Isabella walked around the perimeter of the plateau and down the hill towards the small square of the village. Surrounding the square were the covered stalls of food and drink, as well as the gambling tables and displays of sweets and clothes. Near the entrance of the large tent selling the wares of the merchants and artisans who had bothered to make the trip, was a well-attended demonstration of tree-cutting power saws, whose sawdust sprayed the irritated climbers on a nearby artificial wall. The square was surrounded by a ring of sentinel chestnut trees whose fruit seemed to cling, in its early autumn abundance, like sea-urchins to the crevices of a wave-swept shoreline. She was painfully reminded as to why so many Mediterranean peoples called sea-urchins, sea-chestnuts when the spikes of a prematurely fallen pod drove through the side of her canvas shoes. Letting out a sharp cry from the pain, she sat on a half-sawn upturned log to dislodge the spikes. All around her, the village children, those with energy still left in them, searched amongst the market stalls for dropped coins. She sensed the excitement that visitors, most of whom who were just arriving for the evening festivities, were already feeling as they greeted old friends.
Isabella got up and walked with a slight limp towards one of the village bars. As she approached, the noise of laughter, the clatter of glasses, the curses of gambling, all seemed to fade, on cue. Leaning against the door of the bar, his eyes looking up at the mountains behind the village, a young male visitor had interrupted his homecoming to begin a high-pitched chant of coarse-spun primitive rhythm. Just when it seemed like it would unravel, another base-deep resonant voice joined in, threading the chant to its loom. Their combined sounds echoed from the walls and, it seemed to Isabella, through men’s hearts. As watched the attentive faces, she saw an occasional tear well up in tired emotive eyes and then flow fully as yet another, a third voice, joined in. This time it was a haunting silk-smooth lament that weaved with an almost North-African inflection of passion and pathos between the coloured tapestry of high-pitched chant and base.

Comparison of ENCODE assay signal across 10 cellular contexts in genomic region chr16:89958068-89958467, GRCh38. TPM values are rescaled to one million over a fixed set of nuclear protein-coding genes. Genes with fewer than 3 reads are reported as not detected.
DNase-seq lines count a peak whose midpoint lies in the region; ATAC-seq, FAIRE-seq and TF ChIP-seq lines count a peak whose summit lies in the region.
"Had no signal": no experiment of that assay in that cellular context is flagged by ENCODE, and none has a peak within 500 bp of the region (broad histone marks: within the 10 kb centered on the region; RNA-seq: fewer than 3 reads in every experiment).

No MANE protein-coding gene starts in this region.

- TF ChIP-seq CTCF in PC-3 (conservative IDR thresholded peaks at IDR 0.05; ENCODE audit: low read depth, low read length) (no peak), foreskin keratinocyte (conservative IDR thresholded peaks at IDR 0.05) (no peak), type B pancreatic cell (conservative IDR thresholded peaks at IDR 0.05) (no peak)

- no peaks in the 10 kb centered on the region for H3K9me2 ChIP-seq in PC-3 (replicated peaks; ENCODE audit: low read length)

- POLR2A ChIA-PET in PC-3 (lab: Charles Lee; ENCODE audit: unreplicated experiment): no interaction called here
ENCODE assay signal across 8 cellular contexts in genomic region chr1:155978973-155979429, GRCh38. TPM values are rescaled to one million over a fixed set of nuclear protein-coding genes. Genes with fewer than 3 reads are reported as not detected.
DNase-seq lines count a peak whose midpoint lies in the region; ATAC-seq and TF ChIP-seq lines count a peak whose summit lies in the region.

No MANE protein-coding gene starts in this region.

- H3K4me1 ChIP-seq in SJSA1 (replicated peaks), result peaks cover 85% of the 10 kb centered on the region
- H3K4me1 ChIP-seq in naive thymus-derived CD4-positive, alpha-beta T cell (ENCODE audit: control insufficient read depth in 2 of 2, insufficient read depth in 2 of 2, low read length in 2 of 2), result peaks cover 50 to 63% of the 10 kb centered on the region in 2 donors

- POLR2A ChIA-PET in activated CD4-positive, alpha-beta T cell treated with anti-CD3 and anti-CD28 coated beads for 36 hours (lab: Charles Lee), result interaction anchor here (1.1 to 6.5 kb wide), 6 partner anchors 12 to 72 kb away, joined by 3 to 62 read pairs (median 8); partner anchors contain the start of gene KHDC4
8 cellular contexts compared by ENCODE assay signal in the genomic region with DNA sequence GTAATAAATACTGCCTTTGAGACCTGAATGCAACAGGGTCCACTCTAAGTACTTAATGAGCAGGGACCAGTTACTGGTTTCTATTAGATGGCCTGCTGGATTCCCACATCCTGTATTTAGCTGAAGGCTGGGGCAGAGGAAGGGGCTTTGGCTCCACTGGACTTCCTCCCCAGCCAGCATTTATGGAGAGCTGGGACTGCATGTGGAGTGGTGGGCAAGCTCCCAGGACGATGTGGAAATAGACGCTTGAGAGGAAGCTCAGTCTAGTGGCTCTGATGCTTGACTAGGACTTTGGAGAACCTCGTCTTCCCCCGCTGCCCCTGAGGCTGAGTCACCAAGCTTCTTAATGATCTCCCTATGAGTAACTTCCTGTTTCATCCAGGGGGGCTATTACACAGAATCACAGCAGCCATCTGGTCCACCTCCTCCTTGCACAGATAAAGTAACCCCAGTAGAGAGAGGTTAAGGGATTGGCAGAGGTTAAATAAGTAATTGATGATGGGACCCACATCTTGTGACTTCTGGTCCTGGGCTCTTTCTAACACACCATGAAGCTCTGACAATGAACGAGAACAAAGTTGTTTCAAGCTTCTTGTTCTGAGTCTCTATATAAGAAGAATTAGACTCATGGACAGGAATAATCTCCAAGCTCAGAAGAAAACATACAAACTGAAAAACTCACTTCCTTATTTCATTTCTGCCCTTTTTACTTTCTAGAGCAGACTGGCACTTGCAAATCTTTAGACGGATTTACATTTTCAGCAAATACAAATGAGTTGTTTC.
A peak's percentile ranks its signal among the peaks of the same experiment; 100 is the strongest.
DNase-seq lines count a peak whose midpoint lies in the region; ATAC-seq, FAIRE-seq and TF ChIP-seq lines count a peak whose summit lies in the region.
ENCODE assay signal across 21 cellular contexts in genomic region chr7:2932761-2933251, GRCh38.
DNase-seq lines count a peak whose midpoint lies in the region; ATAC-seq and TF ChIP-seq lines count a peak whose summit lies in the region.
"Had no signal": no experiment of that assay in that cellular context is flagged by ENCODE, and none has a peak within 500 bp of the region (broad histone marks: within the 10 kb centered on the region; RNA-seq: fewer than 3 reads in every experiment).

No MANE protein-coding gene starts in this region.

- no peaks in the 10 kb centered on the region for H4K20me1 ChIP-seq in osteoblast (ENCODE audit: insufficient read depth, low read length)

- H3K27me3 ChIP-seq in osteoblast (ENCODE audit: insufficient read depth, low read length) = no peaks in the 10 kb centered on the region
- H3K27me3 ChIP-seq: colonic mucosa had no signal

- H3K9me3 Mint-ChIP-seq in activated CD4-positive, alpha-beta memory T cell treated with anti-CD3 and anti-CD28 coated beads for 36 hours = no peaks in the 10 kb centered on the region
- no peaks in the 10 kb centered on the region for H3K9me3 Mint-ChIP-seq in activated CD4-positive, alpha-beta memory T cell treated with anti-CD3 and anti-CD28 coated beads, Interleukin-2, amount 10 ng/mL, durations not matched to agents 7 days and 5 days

“It’s magnificent, is it not?” a voice intruded.
Isabella was startled but, recognizing the voice, half-turned to smile up at the tall man with silver-grey hair who stood to one side. She could just make out his eyes behind the tinted glasses before returning her gaze to the source of the singing. She nodded her head slightly in agreement. “Yes, Charles.”
“Did you have difficulty getting here?” he asked.
“I took a taxi from Bastia Airport. The driver was delighted. I think he is here somewhere getting drunk.”
“The ‘A Santa Di Niolu’ festival has become a very important part of the expression of Corsican nationhood. Tomorrow is the biggest day.”
“What happens?”
“September 8th, is the feast day of the birth of the Virgin and after an open-air mass in the morning, the statue of the Madonna will be paraded from the church to the square where the three swirling and swivelling white-robed cunfraterna, following the statue, will then perform the weaving granitola procession. Its rhythms are very similar to the music you’re listening to.”
“I like the music and the reaction it’s provoking.”
“Perhaps tomorrow night we can return to the church to hear the group ‘A Filetta’. They are some of the finest exponents of Corsican music.”